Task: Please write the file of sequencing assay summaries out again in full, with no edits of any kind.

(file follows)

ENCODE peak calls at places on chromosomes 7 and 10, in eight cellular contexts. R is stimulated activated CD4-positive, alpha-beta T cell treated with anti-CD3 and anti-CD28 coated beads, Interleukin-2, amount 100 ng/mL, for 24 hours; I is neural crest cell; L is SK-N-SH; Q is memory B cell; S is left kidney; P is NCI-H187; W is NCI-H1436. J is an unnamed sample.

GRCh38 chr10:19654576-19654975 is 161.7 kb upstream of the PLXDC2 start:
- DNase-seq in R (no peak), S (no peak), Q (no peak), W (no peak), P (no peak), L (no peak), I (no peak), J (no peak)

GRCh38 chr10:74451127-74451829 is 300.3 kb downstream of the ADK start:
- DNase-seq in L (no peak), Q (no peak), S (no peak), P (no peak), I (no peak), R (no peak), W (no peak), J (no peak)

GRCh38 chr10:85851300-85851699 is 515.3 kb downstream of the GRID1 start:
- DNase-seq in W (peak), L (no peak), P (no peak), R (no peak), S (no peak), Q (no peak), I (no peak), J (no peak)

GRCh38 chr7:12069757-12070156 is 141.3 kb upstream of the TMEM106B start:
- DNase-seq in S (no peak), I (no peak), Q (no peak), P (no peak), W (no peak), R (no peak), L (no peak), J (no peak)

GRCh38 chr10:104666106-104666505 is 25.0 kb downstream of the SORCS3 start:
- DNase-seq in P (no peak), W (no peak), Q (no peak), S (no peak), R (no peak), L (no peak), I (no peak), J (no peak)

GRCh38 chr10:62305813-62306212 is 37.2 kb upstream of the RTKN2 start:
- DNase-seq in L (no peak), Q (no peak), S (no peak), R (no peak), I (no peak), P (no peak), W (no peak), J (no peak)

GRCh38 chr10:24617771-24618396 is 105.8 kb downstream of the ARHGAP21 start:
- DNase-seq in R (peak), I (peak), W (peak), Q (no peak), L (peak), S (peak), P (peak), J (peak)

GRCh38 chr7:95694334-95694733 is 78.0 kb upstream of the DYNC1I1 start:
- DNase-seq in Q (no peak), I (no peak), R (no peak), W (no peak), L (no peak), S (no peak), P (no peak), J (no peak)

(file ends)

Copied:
ENCODE peak calls at places on chromosomes 7 and 10, in eight cellular contexts. R is stimulated activated CD4-positive, alpha-beta T cell treated with anti-CD3 and anti-CD28 coated beads, Interleukin-2, amount 100 ng/mL, for 24 hours; I is neural crest cell; L is SK-N-SH; Q is memory B cell; S is left kidney; P is NCI-H187; W is NCI-H1436. J is an unnamed sample.

GRCh38 chr10:19654576-19654975 is 161.7 kb upstream of the PLXDC2 start:
- DNase-seq in R (no peak), S (no peak), Q (no peak), W (no peak), P (no peak), L (no peak), I (no peak), J (no peak)

GRCh38 chr10:74451127-74451829 is 300.3 kb downstream of the ADK start:
- DNase-seq in L (no peak), Q (no peak), S (no peak), P (no peak), I (no peak), R (no peak), W (no peak), J (no peak)

GRCh38 chr10:85851300-85851699 is 515.3 kb downstream of the GRID1 start:
- DNase-seq in W (peak), L (no peak), P (no peak), R (no peak), S (no peak), Q (no peak), I (no peak), J (no peak)

GRCh38 chr7:12069757-12070156 is 141.3 kb upstream of the TMEM106B start:
- DNase-seq in S (no peak), I (no peak), Q (no peak), P (no peak), W (no peak), R (no peak), L (no peak), J (no peak)

GRCh38 chr10:104666106-104666505 is 25.0 kb downstream of the SORCS3 start:
- DNase-seq in P (no peak), W (no peak), Q (no peak), S (no peak), R (no peak), L (no peak), I (no peak), J (no peak)

GRCh38 chr10:62305813-62306212 is 37.2 kb upstream of the RTKN2 start:
- DNase-seq in L (no peak), Q (no peak), S (no peak), R (no peak), I (no peak), P (no peak), W (no peak), J (no peak)

GRCh38 chr10:24617771-24618396 is 105.8 kb downstream of the ARHGAP21 start:
- DNase-seq in R (peak), I (peak), W (peak), Q (no peak), L (peak), S (peak), P (peak), J (peak)

GRCh38 chr7:95694334-95694733 is 78.0 kb upstream of the DYNC1I1 start:
- DNase-seq in Q (no peak), I (no peak), R (no peak), W (no peak), L (no peak), S (no peak), P (no peak), J (no peak)